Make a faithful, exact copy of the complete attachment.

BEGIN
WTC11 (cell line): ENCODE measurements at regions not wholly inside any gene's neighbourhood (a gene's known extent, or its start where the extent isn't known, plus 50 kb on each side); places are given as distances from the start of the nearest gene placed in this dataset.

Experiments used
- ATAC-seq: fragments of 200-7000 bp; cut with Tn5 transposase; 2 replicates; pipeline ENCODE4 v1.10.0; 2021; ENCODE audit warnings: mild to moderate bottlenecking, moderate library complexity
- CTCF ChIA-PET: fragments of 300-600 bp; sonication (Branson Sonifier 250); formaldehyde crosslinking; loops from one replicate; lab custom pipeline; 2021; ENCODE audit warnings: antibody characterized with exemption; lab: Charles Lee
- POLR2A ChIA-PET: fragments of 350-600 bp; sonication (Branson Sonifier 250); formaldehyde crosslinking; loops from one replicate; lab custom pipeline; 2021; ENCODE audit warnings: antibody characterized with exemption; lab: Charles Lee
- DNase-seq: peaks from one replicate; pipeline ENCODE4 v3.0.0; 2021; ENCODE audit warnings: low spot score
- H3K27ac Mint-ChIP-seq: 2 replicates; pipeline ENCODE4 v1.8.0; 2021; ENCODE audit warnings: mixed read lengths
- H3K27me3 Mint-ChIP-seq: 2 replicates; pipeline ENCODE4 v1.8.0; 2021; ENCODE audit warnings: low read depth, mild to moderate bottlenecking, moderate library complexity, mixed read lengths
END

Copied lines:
WTC11 (cell line): ENCODE measurements at regions not wholly inside any gene's neighbourhood (a gene's known extent, or its start where the extent isn't known, plus 50 kb on each side); places are given as distances from the start of the nearest gene placed in this dataset.

Experiments used
- ATAC-seq: fragments of 200-7000 bp; cut with Tn5 transposase; 2 replicates; pipeline ENCODE4 v1.10.0; 2021; ENCODE audit warnings: mild to moderate bottlenecking, moderate library complexity
- CTCF ChIA-PET: fragments of 300-600 bp; sonication (Branson Sonifier 250); formaldehyde crosslinking; loops from one replicate; lab custom pipeline; 2021; ENCODE audit warnings: antibody characterized with exemption; lab: Charles Lee
- POLR2A ChIA-PET: fragments of 350-600 bp; sonication (Branson Sonifier 250); formaldehyde crosslinking; loops from one replicate; lab custom pipeline; 2021; ENCODE audit warnings: antibody characterized with exemption; lab: Charles Lee
- DNase-seq: peaks from one replicate; pipeline ENCODE4 v3.0.0; 2021; ENCODE audit warnings: low spot score
- H3K27ac Mint-ChIP-seq: 2 replicates; pipeline ENCODE4 v1.8.0; 2021; ENCODE audit warnings: mixed read lengths
- H3K27me3 Mint-ChIP-seq: 2 replicates; pipeline ENCODE4 v1.8.0; 2021; ENCODE audit warnings: low read depth, mild to moderate bottlenecking, moderate library complexity, mixed read lengths